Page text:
James Mangold’s poetic 3:10 to
Yuma may be a signal of the second-coming of the American
Western. One could make the case that Kevin Costner’s 2003
effort, Open Range, paved the way, but that yippee-kay-yay-hollerin'
picture seems like a children’s film when compared to this
thoroughly uncompromising one. In a manner that audiences
haven’t seen since the work of Peckinpah, Mangold brings the
viewer into an elusive world where the men are strong and
committed to their cause, the women supportive, the heroes
noble, and the villains deceptively evil. Set amongst sweeping
vistas, 3:10 to Yuma is as naturally beautiful as its
action is unrelentingly violent. The picture achieves a quality
that few films do nowadays: it creates its own immersive realm
of existence. Because of this skillful characteristic, director
Mangold’s deft hand is able to keep a tight grasp over the
viewer’s emotions, thoroughly engrossing them in the
morality-driven events offered by his picture’s plot.
3:10 to Yuma
takes off as outlaw Ben Wade (Russell Crowe) and his team of
famous bandits rob a stagecoach in a small Arizonan town. Later
settling down to a drink in the local saloon to celebrate the
success of their crime, Wade finds himself enraptured by the
seductive bartender. He takes her upstairs to make love, which
leads to him overstaying his welcome in the town and getting
captured by local law-enforcement. Instead of killing Wade on
the spot, the group of enforcers decides to turn him into the
federal government. Because of this decision, they must rally a
band of men to dangerously escort him to a 3:10 train headed for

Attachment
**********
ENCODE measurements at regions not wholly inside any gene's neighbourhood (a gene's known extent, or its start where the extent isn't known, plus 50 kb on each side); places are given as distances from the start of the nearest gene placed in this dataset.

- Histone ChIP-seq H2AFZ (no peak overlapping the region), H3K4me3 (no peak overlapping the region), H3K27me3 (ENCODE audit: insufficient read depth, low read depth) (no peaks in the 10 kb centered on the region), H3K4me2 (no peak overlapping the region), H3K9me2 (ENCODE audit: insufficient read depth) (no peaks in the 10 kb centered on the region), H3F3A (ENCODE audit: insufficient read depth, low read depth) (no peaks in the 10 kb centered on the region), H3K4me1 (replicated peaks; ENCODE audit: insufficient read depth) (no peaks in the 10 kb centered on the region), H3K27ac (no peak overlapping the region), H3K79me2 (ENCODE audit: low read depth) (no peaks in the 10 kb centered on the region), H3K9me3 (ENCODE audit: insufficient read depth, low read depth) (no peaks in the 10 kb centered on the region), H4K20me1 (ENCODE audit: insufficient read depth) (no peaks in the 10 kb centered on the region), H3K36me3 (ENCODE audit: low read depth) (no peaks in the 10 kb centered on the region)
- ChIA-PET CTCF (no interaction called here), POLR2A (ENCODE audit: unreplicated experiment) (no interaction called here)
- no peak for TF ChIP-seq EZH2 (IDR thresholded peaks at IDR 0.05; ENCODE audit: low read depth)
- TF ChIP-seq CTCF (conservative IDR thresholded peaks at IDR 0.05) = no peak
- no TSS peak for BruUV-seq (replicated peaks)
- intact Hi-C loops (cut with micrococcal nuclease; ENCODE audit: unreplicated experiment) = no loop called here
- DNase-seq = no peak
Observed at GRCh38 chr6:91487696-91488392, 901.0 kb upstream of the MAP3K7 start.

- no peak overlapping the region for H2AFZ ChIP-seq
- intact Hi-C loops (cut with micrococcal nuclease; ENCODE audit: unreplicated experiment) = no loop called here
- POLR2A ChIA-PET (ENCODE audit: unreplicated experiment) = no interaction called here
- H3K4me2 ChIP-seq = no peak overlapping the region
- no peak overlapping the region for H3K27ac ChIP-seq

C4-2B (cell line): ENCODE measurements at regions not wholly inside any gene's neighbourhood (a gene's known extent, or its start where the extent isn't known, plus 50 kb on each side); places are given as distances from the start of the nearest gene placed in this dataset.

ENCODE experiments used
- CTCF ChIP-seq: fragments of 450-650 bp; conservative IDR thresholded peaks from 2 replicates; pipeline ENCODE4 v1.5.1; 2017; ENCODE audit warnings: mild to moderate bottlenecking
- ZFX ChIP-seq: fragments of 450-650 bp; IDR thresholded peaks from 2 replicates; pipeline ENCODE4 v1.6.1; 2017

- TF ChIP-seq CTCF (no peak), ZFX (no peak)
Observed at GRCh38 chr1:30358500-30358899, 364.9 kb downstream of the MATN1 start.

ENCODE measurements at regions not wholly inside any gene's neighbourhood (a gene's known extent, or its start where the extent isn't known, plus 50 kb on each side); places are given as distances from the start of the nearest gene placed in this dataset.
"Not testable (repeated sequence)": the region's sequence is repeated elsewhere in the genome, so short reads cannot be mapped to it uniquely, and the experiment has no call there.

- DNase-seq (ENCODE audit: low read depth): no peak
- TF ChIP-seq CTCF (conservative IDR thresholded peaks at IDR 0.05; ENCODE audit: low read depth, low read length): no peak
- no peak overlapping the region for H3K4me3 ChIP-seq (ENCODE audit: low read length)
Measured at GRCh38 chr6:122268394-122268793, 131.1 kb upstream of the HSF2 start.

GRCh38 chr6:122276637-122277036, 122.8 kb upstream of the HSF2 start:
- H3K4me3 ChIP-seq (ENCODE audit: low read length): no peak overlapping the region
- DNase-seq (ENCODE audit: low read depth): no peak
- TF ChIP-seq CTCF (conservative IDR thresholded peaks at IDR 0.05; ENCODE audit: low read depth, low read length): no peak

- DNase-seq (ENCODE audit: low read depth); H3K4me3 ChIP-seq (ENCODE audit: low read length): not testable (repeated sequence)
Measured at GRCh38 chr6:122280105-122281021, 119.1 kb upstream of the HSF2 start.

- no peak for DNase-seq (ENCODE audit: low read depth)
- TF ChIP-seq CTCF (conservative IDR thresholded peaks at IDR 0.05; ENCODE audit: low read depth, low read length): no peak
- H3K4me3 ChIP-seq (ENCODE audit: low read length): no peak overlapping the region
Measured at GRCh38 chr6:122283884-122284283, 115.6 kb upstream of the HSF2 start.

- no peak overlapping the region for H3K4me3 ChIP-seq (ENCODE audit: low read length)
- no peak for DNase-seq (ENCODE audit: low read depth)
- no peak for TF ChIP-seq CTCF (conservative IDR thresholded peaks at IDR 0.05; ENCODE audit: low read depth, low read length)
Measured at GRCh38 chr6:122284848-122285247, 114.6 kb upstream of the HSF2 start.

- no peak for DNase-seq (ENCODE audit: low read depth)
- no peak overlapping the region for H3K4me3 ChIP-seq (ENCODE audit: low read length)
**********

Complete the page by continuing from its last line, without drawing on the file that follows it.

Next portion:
Yuma Federal Penitentiary. With the promise of a $200 payout and
the ability to rid himself of an existing grudge against Wade
for temporarily stealing his cattle motivating him, prominent
among these men is failed rancher Dan Evans (Christian Bale).
The road to the train-stop proves grueling as Wade struggles
with his captors and his team of bandits continuously edges
closer to rescuing him, but Evans soon begins to protect the
mission not only as a means to make money and seek revenge, but
also as a moral crusade.
Mangold’s handsome sense of timing and knack for staging scenes,
Bale and Crowe steal the show in the lead roles, both fully
engrossed in their characters and reveling in the devious
interplay between them. Despite the fact that the movie
wonderfully takes to the old-fashioned conventions of the
Western, it proves truly memorable due to its ability to craft
two complex main characters under said conventions. Bale and
Crowe work to develop a strong degree of nuance in Wade and
Evans, never losing sight of the humanity of their characters
when pitting them in genre-typical good-versus-evil situations.
The same could be said of the whole of 3:10 to Yuma: it
offers a fresh and exciting take on an always-welcome formula.
Consumed by its richly conceived setting, this rugged and moving
film is one of the year’s best.